“After MERS, . . . the servicing rights were transferred after the origination of the loan to an entity so large that communication with the servicer became difficult if not impossible. . . . The servicer was interested in only one thing – making a profit from the foreclosure of the borrower’s residence – so that the entire predatory cycle of fraudulent origination, resale, and securitization of yet another predatory loan could occur again. This is the legacy of MERS, and the entire scheme was predicated upon the fraudulent designation of MERS as the ‘beneficiary’ under millions of deeds of trust in Nevada and other states.”
MERS now holds 60 million mortgages in its name, including over half of all new U.S. residential mortgage loans. But courts are increasingly ruling that MERS is merely an agent, without standing to foreclose on the collateral that makes up a major portion of the portfolios of some very large banks. MERS lacks standing because it cannot produce a promissory note or assignment with its name on it, an essential element of a claim entitling the plaintiff to foreclose on real property.
Technicality or Fatal Flaw?
For many years, courts considered the requirement to “produce the note” a mere technicality and ignored it. But they are increasingly considering this defect to be not just a procedural but a substantive failure, one that is fatal to a case for foreclosure. The latest of these landmark decisions came down in California on May 20, 2010, in a bankruptcy case called Rickie Walker, Case no. 10-21656-E–11. The court held that MERS could not foreclose because it was a mere nominee, and that therefore plaintiff Citibank could not collect on its claim. The judge opined:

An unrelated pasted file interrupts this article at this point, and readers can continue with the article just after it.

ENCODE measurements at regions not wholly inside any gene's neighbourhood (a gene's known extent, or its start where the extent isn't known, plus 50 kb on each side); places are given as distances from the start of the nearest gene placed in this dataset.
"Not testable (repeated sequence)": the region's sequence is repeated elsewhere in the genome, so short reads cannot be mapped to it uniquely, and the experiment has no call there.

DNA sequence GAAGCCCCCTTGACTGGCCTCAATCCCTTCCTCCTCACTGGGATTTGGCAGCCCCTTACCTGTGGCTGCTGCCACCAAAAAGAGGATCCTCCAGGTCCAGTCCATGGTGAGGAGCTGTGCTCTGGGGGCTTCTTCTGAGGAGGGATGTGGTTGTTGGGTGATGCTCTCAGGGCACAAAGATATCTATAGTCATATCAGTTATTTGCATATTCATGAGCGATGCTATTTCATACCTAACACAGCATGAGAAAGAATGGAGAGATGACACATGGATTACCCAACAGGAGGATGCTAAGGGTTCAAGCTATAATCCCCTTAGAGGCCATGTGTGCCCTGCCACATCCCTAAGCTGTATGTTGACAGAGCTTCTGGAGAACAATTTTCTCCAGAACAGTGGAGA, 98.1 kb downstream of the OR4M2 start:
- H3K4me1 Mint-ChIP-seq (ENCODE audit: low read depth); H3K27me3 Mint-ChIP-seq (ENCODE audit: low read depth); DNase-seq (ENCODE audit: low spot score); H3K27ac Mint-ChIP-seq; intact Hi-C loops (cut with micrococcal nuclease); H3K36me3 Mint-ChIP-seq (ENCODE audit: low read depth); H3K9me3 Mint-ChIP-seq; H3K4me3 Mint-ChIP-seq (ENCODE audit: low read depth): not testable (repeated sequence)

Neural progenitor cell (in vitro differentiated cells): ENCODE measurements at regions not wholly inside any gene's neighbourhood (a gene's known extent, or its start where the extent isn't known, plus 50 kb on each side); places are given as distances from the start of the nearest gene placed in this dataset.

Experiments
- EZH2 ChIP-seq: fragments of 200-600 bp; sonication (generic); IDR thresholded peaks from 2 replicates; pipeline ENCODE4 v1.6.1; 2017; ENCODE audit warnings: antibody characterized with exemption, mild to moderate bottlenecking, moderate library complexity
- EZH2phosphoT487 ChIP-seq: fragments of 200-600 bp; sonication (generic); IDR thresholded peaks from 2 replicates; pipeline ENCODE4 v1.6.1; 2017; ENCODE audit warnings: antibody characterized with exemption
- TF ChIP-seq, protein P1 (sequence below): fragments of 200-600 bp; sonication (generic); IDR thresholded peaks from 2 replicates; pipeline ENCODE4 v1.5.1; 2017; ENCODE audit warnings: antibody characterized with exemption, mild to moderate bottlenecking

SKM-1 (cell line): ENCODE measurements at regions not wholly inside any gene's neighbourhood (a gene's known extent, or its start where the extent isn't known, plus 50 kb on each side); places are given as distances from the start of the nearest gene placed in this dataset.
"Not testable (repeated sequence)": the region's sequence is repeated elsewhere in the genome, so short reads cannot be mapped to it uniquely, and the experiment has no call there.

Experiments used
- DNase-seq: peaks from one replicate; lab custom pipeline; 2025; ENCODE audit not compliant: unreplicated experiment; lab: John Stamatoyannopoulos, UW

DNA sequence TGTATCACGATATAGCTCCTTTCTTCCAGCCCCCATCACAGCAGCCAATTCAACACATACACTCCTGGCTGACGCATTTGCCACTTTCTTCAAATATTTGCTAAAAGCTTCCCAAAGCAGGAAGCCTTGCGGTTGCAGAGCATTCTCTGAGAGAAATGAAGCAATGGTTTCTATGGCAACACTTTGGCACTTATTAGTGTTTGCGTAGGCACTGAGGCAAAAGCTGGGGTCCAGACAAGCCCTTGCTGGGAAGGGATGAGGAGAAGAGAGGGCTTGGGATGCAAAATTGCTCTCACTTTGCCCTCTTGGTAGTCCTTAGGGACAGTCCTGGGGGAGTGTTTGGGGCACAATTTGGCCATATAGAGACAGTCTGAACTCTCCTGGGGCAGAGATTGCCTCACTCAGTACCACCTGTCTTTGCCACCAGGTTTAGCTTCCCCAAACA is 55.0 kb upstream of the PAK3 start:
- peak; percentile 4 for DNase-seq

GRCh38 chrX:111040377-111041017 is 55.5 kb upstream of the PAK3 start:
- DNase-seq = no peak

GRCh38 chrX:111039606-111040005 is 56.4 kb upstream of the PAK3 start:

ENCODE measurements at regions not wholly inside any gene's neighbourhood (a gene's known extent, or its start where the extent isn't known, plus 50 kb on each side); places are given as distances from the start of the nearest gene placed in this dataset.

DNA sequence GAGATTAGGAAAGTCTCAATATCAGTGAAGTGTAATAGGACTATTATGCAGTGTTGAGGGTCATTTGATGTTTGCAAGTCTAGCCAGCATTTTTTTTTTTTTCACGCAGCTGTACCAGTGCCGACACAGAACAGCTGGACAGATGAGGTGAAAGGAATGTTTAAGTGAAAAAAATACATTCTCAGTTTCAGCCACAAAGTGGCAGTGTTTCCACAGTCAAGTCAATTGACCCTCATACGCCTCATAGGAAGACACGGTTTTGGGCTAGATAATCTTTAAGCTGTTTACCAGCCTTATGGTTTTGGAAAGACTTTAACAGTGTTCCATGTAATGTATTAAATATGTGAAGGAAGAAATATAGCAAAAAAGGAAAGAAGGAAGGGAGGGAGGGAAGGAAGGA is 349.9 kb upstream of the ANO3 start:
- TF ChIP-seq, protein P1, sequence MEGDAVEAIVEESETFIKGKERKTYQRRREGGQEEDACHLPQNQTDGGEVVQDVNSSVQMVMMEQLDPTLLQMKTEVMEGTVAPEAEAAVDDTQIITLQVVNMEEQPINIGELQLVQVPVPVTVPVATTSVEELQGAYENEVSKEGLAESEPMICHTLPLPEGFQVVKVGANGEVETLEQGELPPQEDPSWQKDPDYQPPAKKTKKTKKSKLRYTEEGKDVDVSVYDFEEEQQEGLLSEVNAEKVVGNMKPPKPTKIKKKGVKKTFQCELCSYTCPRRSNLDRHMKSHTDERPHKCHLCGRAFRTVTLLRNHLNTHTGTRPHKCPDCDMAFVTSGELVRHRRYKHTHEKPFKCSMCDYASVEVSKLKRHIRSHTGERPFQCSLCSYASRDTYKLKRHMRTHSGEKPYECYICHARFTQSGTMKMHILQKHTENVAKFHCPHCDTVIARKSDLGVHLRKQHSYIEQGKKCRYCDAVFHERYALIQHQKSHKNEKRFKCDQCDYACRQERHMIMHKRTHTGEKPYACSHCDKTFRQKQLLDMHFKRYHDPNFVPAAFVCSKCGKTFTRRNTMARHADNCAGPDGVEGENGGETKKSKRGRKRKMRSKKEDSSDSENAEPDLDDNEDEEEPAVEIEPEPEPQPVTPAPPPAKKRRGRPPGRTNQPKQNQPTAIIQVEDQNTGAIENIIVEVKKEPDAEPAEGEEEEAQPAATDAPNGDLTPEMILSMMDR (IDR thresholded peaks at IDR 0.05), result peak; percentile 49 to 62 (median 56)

“Since no evidence of MERS’ ownership of the underlying note has been offered, and other courts have concluded that MERS does not own the underlying notes, this court is convinced that MERS had no interest it could transfer to Citibank. Since MERS did not own the underlying note, it could not transfer the beneficial interest of the Deed of Trust to another. Any attempt to transfer the beneficial interest of a trust deed without ownership of the underlying note is void under California law.”
In support, the judge cited In Re Vargas (California Bankruptcy Court); Landmark v. Kesler (Kansas Supreme Court); LaSalle Bank v. Lamy (a New York case); and In Re Foreclosure Cases (the “Boyko” decision from Ohio Federal Court). The court concluded:
“Since the claimant, Citibank, has not established that it is the owner of the promissory note secured by the trust deed, Citibank is unable to assert a claim for payment in this case.”
While the ruling is not binding on courts in other jurisdictions, it could serve as persuasive precedent, because the court cited non-bankruptcy cases related to the lack of authority of MERS, and because the opinion is consistent with prior rulings in Idaho and Nevada Bankruptcy courts on the same issue.
The implications of these rulings are stunning. If MERS is not the title holder of properties held in its name, the chain of title has been broken, and no one may have standing to sue. An August 2010 article in Mother Jones titled “Fannie and Freddie’s Foreclosure Barons” exposes the widespread practice of “foreclosure mills” in backdating assignments after foreclosures have been filed. Not only is this perjury, a prosecutable offense, but if MERS was never the title holder, there is nothing to assign. The defaulting homeowners could wind up with free and clear title. That is the result, at least, when courts are bold enough to strictly construe the law.